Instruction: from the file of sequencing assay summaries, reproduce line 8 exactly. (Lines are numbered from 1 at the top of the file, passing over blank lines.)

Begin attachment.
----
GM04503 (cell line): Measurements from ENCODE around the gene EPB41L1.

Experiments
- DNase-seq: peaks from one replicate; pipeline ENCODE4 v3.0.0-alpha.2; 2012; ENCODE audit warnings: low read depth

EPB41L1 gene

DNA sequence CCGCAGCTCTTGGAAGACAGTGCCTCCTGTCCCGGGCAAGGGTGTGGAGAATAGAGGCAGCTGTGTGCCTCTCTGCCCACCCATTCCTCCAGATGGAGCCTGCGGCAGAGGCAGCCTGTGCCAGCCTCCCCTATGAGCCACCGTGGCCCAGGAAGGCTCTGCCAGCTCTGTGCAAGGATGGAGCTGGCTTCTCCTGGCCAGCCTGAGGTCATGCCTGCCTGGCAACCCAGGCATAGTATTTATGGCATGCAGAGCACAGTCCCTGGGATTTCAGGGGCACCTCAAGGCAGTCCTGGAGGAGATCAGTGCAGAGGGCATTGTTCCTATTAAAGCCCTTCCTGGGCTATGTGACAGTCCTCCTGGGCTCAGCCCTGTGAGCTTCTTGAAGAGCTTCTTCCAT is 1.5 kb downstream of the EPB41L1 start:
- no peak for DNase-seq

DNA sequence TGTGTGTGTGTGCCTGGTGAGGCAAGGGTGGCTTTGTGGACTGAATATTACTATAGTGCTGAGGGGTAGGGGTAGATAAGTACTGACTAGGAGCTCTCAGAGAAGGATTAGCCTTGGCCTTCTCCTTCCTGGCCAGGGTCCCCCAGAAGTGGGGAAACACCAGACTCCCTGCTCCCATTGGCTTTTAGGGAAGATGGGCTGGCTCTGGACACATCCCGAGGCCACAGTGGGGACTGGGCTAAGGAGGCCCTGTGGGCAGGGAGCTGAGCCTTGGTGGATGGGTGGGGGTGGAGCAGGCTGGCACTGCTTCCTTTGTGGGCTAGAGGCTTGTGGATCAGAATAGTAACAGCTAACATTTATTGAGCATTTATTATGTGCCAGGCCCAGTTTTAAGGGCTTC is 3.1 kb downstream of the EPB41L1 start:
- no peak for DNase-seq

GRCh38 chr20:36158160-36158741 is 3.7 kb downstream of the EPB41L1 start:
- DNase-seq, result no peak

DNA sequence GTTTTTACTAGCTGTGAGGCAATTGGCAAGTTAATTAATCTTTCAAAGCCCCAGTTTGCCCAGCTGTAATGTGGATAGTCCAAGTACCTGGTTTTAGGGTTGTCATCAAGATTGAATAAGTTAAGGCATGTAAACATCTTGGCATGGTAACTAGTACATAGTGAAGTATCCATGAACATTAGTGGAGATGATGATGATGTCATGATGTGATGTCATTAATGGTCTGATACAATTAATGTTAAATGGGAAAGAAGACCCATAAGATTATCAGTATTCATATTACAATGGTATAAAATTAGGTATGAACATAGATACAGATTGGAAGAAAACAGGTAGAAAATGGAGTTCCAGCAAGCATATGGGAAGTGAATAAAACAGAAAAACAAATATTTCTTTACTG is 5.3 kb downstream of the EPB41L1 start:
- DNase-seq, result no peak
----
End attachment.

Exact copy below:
- no peak for DNase-seq